Resides in Austin, TX (USA). Long time connoisseur of anime and manga - I'm an art director, media critic and eccentric. I love to write, draw and travel.
We have hit the mid-season finale of DAYS. It’s been quite the journey with Tsukamoto and his teammates, this summer season. It feels like I’ve become their team manager: I know the players’ strengths, weaknesses, quirks and hobbies. I know their enemies, I know their training routine and their favorite food (ramen, of course). This has been a long summer, but an unforgettable one. While I normally summarize a majority of the episodes, I don’t want to ruin too much about the mid-season finale. Instead, I’ll briefly discuss this episode, before going over some thematic highlights.
The Inter High tournament ends. The team is seen cheering in an apartment as they wait for Mizuki. In typical Mizuki fashion, he arrives late and is in a full suit, carrying flowers. Mizuki knocks on the door and as it is burst open, he is smacked square in the forehead. Kasahara talks to Mizuki outside the apartment. They discuss his leg and how it was potentially a joke at this point. Mizuki asks if Kasahara will keep playing soccer after he moves, probably… but never competitively again.
After the party, Mizuki offers to see Kasahara off to the train station. It’s a big day, if you recall, as he has to move to take care of his grandmother. They discuss Tsukamoto and the choices the team has made. Kasahara has practiced a lot of shooting over the season, but has not run anywhere close as hard and well as Tsukamoto. As Kasahara boards his train, Mizuki calls his name – but says nevermind. The always beaming Kasahara begins to cry as the train speeds away. Mizuki makes a promise to himself as he walks away.
We’ve learned a lot about Kazama this season. He’s Tsukamoto’s best friend and by far one of the better players on Seiseki. He has a bit of a past though and we only have been privileged to look int what shaped him to be the player he is, whenever Kazama has a bit of internal frustration. This episode explores Kazama’s ego and his battle with actually liking a team he’s a part of. More insight into Kazama’s past is explored, his history of being a solo player with a huge ego – himself against the world. After a pickup Futsol match, Kazama sits down with his old friend, Eiji (from episode o1) for dinner. Eiji suggests that perhaps Kazama’s feeling stems from finally finding a place he belongs.
Kazama finds Seiseki moronic and full of confusion. He wanders around the town and ends up at the practice field. He’s surprised not to find anyone out training and pokes fun at how dirty the clubhouse is. He attempts to clean the strategy board, but some ‘idiotic’ team member wrote on the board with sharpie. As he struggles to clean the board, he breaks out in tears. He’s forced to admit to himself that finally feels like he belongs somewhere. He can no longer be a lone wolf.
At the conclusion of the last episode, Tsukamoto tells us a story. It’s the story of a cat he had. The cat died and shortly after, his father passed away. At the time, Tsukamoto thought that was just how life was – but ever since his fateful encounter with Kazama Jin, Tsukamoto has begun to change his thinking. Tsukamoto now believes that life is about increasing the things that are important. As last week’s episode ended – Tsukamoto was wide open to take a shot on goal.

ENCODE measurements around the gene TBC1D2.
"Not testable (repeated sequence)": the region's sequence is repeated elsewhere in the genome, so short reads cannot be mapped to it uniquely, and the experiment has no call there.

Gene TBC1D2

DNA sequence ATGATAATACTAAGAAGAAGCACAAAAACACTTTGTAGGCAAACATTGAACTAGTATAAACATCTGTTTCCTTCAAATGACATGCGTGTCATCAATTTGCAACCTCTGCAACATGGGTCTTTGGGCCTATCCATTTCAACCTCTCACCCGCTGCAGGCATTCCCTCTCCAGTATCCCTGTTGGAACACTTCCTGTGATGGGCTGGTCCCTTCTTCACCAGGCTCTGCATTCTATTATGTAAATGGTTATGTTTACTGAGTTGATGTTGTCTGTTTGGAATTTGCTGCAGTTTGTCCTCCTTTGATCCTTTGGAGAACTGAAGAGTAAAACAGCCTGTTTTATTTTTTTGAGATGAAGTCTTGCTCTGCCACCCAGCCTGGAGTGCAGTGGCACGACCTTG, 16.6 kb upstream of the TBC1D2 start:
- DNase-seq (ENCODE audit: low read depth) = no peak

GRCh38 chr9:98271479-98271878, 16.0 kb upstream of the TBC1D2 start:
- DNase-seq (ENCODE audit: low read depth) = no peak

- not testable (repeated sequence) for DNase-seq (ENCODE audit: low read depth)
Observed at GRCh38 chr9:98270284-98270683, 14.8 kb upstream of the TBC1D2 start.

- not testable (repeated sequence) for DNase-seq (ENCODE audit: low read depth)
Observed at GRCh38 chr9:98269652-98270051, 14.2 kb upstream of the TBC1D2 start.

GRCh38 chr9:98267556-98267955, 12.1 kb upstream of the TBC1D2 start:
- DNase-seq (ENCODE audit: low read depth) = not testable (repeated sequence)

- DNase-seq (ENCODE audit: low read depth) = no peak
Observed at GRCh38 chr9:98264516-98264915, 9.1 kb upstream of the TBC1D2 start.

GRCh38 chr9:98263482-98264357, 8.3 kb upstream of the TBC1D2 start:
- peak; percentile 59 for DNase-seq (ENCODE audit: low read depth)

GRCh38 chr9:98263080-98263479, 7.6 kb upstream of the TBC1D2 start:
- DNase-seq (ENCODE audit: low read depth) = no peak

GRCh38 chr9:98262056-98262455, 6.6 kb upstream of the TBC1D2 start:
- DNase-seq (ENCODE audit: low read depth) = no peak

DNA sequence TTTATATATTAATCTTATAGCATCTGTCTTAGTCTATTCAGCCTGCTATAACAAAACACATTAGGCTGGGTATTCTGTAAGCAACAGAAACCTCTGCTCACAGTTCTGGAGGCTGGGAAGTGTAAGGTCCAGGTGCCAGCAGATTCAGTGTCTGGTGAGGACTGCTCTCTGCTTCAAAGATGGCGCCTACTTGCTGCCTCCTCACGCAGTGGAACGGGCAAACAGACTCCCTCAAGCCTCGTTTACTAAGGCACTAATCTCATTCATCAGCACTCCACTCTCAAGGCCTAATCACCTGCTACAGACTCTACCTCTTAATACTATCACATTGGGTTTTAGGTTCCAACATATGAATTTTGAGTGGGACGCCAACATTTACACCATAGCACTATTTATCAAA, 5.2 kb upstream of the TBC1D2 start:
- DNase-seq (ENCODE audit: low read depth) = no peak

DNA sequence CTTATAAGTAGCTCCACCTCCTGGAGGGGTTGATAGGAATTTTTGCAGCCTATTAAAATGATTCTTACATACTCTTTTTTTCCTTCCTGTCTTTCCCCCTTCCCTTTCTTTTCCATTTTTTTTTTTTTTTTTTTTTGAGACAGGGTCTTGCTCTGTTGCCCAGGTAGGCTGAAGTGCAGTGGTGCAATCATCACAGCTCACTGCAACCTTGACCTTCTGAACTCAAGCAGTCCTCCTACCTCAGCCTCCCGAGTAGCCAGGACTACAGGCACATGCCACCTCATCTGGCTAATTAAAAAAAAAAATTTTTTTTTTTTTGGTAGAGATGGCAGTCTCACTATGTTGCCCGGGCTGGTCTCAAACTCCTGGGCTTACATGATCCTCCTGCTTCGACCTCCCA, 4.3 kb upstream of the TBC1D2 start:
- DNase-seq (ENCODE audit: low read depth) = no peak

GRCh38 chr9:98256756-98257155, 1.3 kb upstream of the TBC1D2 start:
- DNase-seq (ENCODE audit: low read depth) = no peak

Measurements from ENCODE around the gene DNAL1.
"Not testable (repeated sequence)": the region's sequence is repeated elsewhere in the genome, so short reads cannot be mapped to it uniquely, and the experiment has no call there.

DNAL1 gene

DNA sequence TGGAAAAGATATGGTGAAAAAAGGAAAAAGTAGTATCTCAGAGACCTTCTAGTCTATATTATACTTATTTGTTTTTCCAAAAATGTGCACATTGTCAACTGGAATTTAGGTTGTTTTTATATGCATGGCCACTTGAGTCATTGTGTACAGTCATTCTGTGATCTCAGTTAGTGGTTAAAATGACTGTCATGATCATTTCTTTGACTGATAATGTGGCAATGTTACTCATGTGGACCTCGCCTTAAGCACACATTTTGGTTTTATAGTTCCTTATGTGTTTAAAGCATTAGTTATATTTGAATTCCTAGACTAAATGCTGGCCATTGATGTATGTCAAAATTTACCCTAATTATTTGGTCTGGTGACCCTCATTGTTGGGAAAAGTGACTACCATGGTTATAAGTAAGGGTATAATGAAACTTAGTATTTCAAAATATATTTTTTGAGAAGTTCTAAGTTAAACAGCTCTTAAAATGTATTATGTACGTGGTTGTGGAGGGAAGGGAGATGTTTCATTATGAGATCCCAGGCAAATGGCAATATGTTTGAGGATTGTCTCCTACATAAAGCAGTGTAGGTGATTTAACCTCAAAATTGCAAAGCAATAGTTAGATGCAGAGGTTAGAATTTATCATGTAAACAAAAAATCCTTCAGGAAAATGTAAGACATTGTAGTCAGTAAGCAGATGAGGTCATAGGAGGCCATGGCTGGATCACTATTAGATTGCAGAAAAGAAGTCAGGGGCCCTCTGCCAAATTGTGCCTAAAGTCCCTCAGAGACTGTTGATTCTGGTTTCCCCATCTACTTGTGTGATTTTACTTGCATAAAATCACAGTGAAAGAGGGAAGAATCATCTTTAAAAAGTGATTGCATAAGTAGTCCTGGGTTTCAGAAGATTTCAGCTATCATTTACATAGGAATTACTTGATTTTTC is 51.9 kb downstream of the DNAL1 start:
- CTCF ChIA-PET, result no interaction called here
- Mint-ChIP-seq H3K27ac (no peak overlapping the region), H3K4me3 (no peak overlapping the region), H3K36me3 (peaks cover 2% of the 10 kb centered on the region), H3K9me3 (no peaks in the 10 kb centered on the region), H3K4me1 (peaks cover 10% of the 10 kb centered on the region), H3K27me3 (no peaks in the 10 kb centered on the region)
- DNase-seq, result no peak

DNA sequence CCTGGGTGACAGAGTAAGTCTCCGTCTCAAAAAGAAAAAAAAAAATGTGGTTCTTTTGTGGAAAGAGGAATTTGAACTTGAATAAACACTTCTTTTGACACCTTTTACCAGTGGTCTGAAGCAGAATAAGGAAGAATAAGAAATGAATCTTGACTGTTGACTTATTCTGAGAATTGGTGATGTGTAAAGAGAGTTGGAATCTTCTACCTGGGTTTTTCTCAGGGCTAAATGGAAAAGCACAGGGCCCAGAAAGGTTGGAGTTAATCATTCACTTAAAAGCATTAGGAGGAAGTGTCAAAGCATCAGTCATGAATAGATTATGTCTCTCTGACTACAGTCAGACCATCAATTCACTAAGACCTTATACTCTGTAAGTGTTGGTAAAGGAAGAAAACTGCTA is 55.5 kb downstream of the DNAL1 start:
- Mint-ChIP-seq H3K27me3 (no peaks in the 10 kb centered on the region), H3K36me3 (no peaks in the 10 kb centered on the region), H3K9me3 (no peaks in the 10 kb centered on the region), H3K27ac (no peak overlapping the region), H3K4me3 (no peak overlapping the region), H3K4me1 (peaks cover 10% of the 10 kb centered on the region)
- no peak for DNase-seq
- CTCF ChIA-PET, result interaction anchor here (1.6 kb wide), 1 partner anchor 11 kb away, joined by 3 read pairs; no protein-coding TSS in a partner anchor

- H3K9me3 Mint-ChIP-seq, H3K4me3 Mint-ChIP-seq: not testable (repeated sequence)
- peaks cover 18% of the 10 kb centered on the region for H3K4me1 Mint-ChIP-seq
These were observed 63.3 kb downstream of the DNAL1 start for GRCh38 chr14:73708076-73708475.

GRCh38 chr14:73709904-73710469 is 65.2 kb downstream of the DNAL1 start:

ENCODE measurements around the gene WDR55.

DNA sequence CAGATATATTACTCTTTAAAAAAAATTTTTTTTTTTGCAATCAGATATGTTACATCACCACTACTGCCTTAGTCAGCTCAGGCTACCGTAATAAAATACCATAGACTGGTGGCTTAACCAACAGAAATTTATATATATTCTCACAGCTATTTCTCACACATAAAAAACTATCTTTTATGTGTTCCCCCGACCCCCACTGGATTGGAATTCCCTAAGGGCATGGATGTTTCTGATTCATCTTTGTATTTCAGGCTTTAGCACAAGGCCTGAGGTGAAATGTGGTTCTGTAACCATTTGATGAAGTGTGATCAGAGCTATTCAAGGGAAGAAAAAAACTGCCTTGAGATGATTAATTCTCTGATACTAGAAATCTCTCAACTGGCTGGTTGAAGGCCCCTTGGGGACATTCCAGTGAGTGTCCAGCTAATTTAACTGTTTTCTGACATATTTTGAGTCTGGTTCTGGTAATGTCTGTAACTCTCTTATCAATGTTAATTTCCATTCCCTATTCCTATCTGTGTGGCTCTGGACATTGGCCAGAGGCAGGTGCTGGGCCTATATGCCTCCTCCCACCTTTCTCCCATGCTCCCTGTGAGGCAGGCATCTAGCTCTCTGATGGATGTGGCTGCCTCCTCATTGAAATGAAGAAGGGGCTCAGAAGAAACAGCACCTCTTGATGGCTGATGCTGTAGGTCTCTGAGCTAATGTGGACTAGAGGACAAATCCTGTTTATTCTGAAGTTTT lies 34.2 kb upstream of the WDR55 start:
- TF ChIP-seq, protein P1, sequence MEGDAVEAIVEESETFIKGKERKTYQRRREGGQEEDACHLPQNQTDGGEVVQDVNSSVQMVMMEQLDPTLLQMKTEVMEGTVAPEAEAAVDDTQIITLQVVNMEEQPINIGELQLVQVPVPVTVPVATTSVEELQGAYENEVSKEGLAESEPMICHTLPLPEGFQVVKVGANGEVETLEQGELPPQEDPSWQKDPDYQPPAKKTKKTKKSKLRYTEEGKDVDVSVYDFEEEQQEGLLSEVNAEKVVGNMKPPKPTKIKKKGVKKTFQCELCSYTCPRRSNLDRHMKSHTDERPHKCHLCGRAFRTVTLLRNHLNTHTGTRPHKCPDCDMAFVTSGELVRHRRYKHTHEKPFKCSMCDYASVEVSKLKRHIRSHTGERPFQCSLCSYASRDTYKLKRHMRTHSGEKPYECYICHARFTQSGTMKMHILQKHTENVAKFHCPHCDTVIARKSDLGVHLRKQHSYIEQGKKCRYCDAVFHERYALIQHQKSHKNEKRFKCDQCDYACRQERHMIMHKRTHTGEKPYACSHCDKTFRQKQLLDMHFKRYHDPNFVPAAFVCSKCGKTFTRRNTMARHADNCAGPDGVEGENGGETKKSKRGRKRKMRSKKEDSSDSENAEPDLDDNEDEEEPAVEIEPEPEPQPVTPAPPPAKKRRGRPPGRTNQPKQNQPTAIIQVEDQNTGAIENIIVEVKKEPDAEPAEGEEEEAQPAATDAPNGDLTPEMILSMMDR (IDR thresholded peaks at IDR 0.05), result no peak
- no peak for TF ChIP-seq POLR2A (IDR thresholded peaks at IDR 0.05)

Tsukamoto runs. He’s been running for two days straight. Running is what Tsukamoto can do best. He has to train hard for his team.
Ubukata catches him and demands he comes into a cafe to talk to her. She tells him her life story and Tsukamoto cries.
Themes, Themes, Themes
This season has been about growth. Not just Tsukamoto’s growth, but the growth of everyone he’s met and the influence he’s had on their own experiences. Mizuki has grown as a captain. Kazama has grown as a player. Ubukata has seen the benefits of moronic positivity. Seiseki has grown as a cohesive unit and their team has never been stronger. Tsukamoto has an incredible effect upon everyone he encounters.
Throughout the season, there have been many failures and successes. The entire point of DAYS is simple, but endearing. You can never win, be it at soccer or in live, if you don’t try your best. Practice and train and be the best to yourself and those around you. Without dedication, there’s no point in doing anything – but there’s no point in being a nihilist either. You have the power to positively change the world around you. This is a powerful message. While the themes are explored around a soccer team, they can be applied to each viewer’s life. Everyone has experienced challenges and sometimes you have to rely on more than yourself to see it through. Toughen up, admit your faults and work with those who support you to build something great.
DAYS has spoken to me on a very personal level and even applies to situations I still deal will. Anime is a fun hobby and DAYS is entertaining, funny and energetic. It is also thoughtful and considerate. The recent trend this season in many series has been about self-improvement and I’m glad to see that anime, in lieu of just being entertaining, can also motivate positive changes for the audience.
Tsukamoto still has a lot of growing to do. We all do. I’m eager to see how the hard work and effort he put in during Part 1 will enable him to do great things in Part 2.
Episode 12 is an incredibly emotional episode and ties the first half of the season up perfectly. Make sure you watch through the credits for possibly one of the best scenes in the series.
See you all soon. Be great!